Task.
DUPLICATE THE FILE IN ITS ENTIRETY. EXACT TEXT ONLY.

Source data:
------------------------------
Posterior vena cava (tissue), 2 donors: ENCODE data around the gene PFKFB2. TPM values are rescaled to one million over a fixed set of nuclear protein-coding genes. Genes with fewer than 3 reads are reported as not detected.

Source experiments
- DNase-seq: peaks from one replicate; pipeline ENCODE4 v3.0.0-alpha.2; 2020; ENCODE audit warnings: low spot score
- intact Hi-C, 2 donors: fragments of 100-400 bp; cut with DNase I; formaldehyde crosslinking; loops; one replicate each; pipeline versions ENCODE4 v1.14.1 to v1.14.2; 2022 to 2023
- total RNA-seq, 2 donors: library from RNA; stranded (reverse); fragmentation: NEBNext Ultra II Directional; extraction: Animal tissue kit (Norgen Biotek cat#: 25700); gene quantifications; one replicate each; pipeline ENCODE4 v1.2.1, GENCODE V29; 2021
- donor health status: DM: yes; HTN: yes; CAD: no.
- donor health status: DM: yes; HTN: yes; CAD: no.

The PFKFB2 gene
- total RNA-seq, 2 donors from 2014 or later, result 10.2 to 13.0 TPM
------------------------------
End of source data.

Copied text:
Posterior vena cava (tissue), 2 donors: ENCODE data around the gene PFKFB2. TPM values are rescaled to one million over a fixed set of nuclear protein-coding genes. Genes with fewer than 3 reads are reported as not detected.

Source experiments
- DNase-seq: peaks from one replicate; pipeline ENCODE4 v3.0.0-alpha.2; 2020; ENCODE audit warnings: low spot score
- intact Hi-C, 2 donors: fragments of 100-400 bp; cut with DNase I; formaldehyde crosslinking; loops; one replicate each; pipeline versions ENCODE4 v1.14.1 to v1.14.2; 2022 to 2023
- total RNA-seq, 2 donors: library from RNA; stranded (reverse); fragmentation: NEBNext Ultra II Directional; extraction: Animal tissue kit (Norgen Biotek cat#: 25700); gene quantifications; one replicate each; pipeline ENCODE4 v1.2.1, GENCODE V29; 2021
- donor health status: DM: yes; HTN: yes; CAD: no.
- donor health status: DM: yes; HTN: yes; CAD: no.

The PFKFB2 gene
- total RNA-seq, 2 donors from 2014 or later, result 10.2 to 13.0 TPM